Men of Sacrifice

Men of Sacrifice

A Study of Nehemiah

Dr. Jim Denison

Nehemiah 3

Did you know that deer have no gall bladders? Crocodiles can run rapidly over land but cannot change directly quickly, so if you’re chased by one it is best to run in a zig-zag pattern. Every hour, 12,500 puppies are born in the United States. The Washington Monument sinks six inches every year. The Mona Lisa has no eyebrows. A sneeze can travel as fast as 100 miles an hour.

Sometimes sections of the Bible look at first glance like that—facts with no apparent relevance. Genealogies, long lists of dietary laws. In this lesson we will study the list of the people who helped rebuild the walls of Jerusalem. By my count, 46 different people or groups. Eliashib rebuilt the Sheep Gate; the Fish Gate was rebuilt by the sons of Hassenaah; the west gate was rebuilt by Ralph; and so on. Useless facts? Only until we study them.

We are going to learn about men of sacrifice, men whose commitment to God was so significant that they played a part in one of the most crucial activities in all of biblical history. Without their sacrifice, the story stops here. The nation dies here. God’s redemptive plan ends here. What they did for the Kingdom, we can do for the Kingdom. Your work, your life, your place, your influence plays a role in human history. Do what God calls you to do, and your life will matter for eternity. Where on the wall has God placed you?

Work for God (v. 1)

You know the setting of Nehemiah—the nation was destroyed by Babylon (modern-day Iraq) in 586 B.C. The Persians (modern-day Iran) have overthrown the Babylonians and allowed the Jews to return and rebuild their city. Nehemiah, the king’s chief counselor and most important advisor, has been called by God and permitted by the king to lead the rebuilding effort. He has surveyed the damage and assessed the issues. He has called and motivated the people to join him in this work. Without their walls, they cannot have a city or nation. With their walls, their future is secure. Now the work begins.

The first in the story: “Eliashib the high priest and his fellow priests went to work and rebuilt the Sheep Gate. They dedicated it and set its doors in place, building as far as the Tower of the Hundred, which they dedicated, and as far as the Tower of Hananel” (Nehemiah 3:1).

The “Sheep Gate” was located at the northeast corner of the city. The repairs began here, and proceeded counterclockwise. We know that the Sheep Gate was located here, because it was near the Pool of Bethesda: “Now there is in Jerusalem near the Sheep Gate a pool, which in Aramaic is called Bethesdaa and which is surrounded by five covered colonnades” (John 5:2). Archaeologists have located this pool in the northeastern quadrant of the Old City.

The Sheep Gate was the place where the sheep entered the city to go to market. The principal function of sheep in ancient Israel was for sacrifice. These were the animals whose deaths would atone for the sins of the people and enable them to worship and serve their God. Without a gate for the sheep to come into the city, the sacrificial system could not be restored and the people could not be right with God.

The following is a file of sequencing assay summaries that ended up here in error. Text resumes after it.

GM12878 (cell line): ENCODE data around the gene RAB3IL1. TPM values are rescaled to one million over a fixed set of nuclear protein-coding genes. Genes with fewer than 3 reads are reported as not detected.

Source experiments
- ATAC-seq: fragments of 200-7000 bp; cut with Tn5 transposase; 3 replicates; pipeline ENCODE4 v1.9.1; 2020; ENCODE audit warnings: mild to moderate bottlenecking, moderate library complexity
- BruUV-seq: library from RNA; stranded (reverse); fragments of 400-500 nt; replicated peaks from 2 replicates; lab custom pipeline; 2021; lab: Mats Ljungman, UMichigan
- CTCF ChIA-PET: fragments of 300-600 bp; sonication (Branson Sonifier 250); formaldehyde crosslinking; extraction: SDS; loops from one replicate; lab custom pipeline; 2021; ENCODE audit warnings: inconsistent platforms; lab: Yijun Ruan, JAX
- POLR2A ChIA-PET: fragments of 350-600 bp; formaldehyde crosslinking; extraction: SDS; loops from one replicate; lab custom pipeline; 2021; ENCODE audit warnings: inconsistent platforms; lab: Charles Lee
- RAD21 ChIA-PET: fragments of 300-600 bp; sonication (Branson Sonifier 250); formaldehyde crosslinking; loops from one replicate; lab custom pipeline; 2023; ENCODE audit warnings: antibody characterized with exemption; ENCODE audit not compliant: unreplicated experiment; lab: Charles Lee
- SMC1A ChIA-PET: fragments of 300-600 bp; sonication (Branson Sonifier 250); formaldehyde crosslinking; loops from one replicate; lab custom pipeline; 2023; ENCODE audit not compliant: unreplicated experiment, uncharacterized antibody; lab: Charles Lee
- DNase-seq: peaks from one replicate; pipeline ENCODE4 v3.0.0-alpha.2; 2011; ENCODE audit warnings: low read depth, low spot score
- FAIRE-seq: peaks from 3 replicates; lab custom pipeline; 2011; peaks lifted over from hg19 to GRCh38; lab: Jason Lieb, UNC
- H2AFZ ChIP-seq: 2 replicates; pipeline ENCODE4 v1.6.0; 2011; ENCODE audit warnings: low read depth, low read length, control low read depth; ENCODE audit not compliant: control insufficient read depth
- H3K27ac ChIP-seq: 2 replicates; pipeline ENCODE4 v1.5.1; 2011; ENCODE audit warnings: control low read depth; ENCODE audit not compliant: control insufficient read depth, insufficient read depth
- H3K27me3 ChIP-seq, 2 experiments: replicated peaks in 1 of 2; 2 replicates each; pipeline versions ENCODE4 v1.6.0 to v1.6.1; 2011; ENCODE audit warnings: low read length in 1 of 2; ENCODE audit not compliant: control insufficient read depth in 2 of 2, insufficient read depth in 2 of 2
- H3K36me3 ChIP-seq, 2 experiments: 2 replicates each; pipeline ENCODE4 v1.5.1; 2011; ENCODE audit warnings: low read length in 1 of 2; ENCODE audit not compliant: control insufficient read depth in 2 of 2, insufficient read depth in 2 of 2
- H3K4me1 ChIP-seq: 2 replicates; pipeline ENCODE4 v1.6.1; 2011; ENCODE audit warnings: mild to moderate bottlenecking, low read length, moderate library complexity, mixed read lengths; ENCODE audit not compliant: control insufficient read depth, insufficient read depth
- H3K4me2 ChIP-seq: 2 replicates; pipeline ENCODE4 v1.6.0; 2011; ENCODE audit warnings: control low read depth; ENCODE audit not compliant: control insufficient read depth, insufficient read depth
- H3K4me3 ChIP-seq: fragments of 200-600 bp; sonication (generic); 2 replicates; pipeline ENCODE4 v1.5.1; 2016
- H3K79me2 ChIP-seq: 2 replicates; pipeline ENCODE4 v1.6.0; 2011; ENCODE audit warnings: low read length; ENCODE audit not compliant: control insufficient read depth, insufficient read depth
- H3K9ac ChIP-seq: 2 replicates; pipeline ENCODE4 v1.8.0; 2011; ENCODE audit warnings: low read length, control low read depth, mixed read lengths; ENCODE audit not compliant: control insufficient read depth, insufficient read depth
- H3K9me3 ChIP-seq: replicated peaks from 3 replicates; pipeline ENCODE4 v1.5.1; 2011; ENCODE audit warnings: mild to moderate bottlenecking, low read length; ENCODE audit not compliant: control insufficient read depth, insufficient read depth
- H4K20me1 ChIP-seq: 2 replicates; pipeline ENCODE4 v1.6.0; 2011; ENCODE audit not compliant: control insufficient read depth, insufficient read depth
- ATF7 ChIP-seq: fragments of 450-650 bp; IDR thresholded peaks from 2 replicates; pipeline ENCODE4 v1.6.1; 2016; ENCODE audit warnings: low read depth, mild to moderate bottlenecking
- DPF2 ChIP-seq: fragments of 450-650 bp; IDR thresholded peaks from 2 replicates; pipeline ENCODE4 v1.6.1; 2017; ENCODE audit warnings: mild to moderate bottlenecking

“Eliashib” was the grandson of the high priest when Zerubbabel began rebuilding the city 60 years earlier. As High Priest, he was the spiritual leader of the nation. He was the only man permitted into the Holy of Holies, and that only on the Day of Atonement. If he were Catholic, he would be Pope; if he were Baptist, he would be pastor of our largest church. Yet we find him working at the wall, rebuilding the gate which would be critical to his work. Sawing lumber, driving nails, working alongside the rest of the men of the nation.

With him were “his fellow priests,” the “clergy” of the day. Their typical work was presiding over worship services, making sacrifices, leading the people spiritually. They were the staff of the church, showing up to help pave the parking lot or clean the carpets.

We might understand their interest in rebuilding the Sheep Gate, as it was vital to their work. But these men also worked to rebuild the walls “as far as the Tower of the Hundred, which they dedicated, and as far as the Tower of Hananel.”

“The Tower of the Hundred” was named either for its height, the steps which were necessary to climb it, or a military unit stationed in the area. The “Tower of Hananel” was an adjacent military structure.

The northern side of Jerusalem was the only part of the city not naturally protected by a steep hill. These towers were vital to protecting the city from northern invaders.

This is the only part of the work specifically “dedicated” by the priests to God, both the Sheep Gate and the walls surrounding it. And so we find the priests engaged in “spiritual” work, but also in the “secular” defense of the city as well.

As you know, there is no clergy/laity distinction in the Bible. The “spiritual/secular” division so popular today comes from Greek philosophy, not biblical teaching. See all your work as “spiritual,” as vital to the Kingdom of God. You will speak to people today who will not listen to me. You will impact lives I can never touch.

You are God’s ministers, his priests, sent to rebuild your part of the wall of his Kingdom. Dedicate your life and your work to the God of the universe, for it is his.

Do what it takes

The story continues: “The men of Jericho built the adjoining section, and Zaccur son of Imri built next to them” (v. 2).

“The men of Jericho” came from the oldest city in the world. Jericho was located 15 miles to the southeast of Jerusalem. The climb takes 10 hours or more on foot, ascending 3,000 feet through some of the most difficult and dangerous terrain anywhere in the world. It is no coincidence that the man who was robbed and beaten in the Parable of the Good Samaritan was traveling this road. But these men took the risk and paid the price to do their part.